The energy crisis caused by the war in
Ukraine can have a negative impact on the development and popularization of the electric car. A maiden voyage has sprung up in France, where Prime Minister Elisabeth Borne presented an energy-saving plan in which the French government is asking its citizens under the title ‘Perspectives for the electrical system for Autumn/Winter 2022-2023’
that they are responsible and working together to save energy in what they’ve called “eco gestures.”
Among other things, it is proposed to connect electric cars to points of domestic use only during reduced hours, avoiding peak hours between 8 am and 1 pm and the part between 6 and 8 pm.
The document explains that
100,000 vehicles of the more than 700,000 that make up the French fleet (as of 2021) were only connected during peak or off-peak hours, taking advantage of the drop in the electricity price, this would reduce energy demand by almost 0.1 GW at times of peaks of the day where more energy is consumed.
These recommendations practically coincide with the publication of the
“Global Charging Infrastructure Market Report”, an annual report prepared by Arcadis, in collaboration with the World Business Council for Sustainable Development (WBCSD). The report, which covers 21 regions around the world, analyzes five parameters to determine the region’s readiness for investing in infrastructure for the transition to electric vehicles.
in the general list
The Netherlands is consistently in first place, along with the United Kingdom and California. By sharing well-defined strategies for deploying electric vehicle infrastructure, as well as strong tax incentives and a growing number of public charging stations, these leaders are setting the stage for the mass adoption of electric vehicles.
As the global electric vehicle market evolves, countries need to invest more in charging infrastructure to move towards zero-emission vehicles. The report identified 23 metrics across five parameters as the most influential in measuring investment readiness. They have been used to determine which regions are doing well and where they can improve.
Hong Kong leads the way in buying aid, offering tax breaks, a ban on combustion engine vehicles and fines if you drive on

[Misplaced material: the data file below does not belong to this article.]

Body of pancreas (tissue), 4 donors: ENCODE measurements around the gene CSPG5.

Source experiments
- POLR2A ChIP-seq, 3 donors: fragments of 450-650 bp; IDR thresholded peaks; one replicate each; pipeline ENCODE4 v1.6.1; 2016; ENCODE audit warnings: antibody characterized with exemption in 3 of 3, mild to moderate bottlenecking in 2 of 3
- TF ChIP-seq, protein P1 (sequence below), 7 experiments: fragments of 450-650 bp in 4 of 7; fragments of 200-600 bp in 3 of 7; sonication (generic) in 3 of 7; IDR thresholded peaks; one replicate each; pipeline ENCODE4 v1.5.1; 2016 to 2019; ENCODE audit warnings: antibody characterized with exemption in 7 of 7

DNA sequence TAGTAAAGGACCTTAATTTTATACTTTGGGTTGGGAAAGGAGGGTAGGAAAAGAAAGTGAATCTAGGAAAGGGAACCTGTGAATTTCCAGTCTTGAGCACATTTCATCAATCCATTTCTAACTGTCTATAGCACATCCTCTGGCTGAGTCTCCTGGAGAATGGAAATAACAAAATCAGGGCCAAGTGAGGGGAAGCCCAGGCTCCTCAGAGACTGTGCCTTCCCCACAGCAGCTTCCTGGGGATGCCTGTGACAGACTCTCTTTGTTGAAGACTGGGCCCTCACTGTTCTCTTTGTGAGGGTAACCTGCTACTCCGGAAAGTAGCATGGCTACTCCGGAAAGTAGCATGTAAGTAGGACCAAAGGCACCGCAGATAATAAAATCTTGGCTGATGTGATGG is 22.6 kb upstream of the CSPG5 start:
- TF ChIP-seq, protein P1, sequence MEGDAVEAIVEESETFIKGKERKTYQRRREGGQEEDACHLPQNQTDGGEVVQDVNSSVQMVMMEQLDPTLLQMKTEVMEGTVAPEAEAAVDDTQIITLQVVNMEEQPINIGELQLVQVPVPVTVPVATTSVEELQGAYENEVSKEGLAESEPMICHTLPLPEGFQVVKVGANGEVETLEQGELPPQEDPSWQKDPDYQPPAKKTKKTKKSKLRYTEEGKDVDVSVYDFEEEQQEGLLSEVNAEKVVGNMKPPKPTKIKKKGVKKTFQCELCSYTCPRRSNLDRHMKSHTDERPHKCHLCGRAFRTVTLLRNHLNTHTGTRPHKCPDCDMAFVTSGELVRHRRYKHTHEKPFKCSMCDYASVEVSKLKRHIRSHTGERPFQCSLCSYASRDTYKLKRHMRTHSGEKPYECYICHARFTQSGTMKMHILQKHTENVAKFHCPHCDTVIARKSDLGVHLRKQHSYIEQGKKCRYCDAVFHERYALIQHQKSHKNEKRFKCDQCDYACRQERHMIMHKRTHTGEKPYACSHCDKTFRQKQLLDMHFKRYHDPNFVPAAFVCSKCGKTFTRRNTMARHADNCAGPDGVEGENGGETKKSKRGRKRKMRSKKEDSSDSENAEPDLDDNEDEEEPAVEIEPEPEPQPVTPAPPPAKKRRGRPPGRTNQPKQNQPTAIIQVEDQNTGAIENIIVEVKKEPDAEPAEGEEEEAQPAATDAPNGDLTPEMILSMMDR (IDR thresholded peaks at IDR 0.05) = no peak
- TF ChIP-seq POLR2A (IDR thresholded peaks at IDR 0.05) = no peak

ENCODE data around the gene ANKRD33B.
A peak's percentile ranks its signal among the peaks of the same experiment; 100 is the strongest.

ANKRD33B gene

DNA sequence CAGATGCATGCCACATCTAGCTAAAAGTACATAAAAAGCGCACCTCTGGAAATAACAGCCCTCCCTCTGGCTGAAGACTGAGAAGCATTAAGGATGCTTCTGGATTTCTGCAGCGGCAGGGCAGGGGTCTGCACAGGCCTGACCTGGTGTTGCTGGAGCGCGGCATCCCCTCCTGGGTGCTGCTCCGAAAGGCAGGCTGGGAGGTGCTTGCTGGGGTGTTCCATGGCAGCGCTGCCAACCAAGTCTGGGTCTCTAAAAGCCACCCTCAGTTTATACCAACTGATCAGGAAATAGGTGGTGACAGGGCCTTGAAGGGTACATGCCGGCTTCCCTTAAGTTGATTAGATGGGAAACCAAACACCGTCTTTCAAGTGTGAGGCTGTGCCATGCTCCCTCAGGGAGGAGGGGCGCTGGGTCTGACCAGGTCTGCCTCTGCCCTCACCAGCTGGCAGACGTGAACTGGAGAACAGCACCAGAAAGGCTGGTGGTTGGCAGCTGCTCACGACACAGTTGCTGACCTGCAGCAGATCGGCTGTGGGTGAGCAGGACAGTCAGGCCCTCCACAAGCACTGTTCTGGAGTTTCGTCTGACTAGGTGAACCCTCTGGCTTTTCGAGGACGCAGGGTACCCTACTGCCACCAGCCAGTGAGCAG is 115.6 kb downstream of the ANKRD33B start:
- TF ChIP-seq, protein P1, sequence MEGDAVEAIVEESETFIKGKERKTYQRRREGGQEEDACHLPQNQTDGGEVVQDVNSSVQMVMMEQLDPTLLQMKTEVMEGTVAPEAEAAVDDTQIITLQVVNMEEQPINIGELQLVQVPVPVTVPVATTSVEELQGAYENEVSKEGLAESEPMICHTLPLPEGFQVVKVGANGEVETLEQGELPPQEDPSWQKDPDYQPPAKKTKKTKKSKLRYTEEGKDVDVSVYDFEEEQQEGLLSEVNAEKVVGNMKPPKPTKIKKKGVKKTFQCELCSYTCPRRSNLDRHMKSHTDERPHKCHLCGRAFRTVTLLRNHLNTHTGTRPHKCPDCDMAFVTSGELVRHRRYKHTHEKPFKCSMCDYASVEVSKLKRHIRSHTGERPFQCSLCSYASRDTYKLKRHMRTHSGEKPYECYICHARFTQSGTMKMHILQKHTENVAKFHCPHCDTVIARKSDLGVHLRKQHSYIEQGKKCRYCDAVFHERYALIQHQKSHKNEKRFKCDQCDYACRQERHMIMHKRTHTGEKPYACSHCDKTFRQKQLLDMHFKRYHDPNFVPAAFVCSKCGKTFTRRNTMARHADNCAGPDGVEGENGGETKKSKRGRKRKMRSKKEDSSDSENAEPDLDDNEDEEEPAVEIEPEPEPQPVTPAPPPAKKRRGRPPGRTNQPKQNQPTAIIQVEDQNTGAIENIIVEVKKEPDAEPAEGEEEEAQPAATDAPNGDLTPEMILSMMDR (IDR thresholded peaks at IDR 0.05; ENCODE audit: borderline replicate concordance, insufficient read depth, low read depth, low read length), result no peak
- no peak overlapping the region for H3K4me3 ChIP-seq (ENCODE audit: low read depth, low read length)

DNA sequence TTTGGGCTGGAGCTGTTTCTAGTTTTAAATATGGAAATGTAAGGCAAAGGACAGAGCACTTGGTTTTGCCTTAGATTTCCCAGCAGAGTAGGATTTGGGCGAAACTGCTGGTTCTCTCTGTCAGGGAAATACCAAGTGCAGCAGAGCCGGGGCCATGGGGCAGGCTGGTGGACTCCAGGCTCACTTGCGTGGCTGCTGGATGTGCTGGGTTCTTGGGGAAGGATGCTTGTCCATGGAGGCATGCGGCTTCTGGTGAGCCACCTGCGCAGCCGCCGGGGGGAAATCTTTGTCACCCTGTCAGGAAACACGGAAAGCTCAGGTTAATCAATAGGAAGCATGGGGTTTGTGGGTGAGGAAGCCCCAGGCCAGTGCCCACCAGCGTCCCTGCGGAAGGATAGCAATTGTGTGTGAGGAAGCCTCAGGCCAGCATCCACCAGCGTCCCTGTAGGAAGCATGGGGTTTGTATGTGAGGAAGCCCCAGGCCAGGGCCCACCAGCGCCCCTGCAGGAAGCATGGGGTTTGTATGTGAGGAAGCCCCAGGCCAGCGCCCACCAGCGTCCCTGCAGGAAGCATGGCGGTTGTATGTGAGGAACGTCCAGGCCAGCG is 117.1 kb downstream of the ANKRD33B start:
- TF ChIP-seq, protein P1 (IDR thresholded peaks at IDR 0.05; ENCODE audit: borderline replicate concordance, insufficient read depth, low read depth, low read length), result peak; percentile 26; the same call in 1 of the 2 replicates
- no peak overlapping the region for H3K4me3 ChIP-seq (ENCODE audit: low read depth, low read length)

low emission zones without meeting the required standards. It also has a clear zero-emission statement and a government budget for charging infrastructure incentives of over 0.08% of GDP.
In the process of electrification, Europe is leading the way, especially Norway and the Netherlands. Instead of,
many South American countries areas for improvement, such as Argentina, Chile and Mexico, which currently have less than 2% market share for electric vehicles.
The availability and accessibility of charging points is an important factor in the transition to electric driving. This means access to reliable charging on the way out (street, garage or driveway), on the road and at the destination.
The Netherlands leads the way in the number of charging points, but New York and California are also doing well. While the number of charging stations is relatively low, both US states will benefit from:
a clear national strategyand have reliable electrical networks. However, New York would benefit from an increase in the number of public charging stations, which are currently projected to exceed 16 vehicles per charge point, compared to the ratio of 6 to 10 cars per point in California.
The Global Charging Infrastructure Market Report is an extension of Arcadis’ 2021 Global EV Catalyst Index. The updated report includes additional regions, such as Norway, Turkey, Hong Kong, and South America, and more comprehensive statistics, including the ‘ease of doing business’ and ‘profit potential’.
The evaluated regions are: Netherlands, United Kingdom, Germany, Norway, France, Ireland, Italy,
SpainTurkey, Canada, California, New York, China, Hong Kong, Singapore, Australia, Thailand, Chile, Brazil, Mexico and Argentina.
Source: La Verdad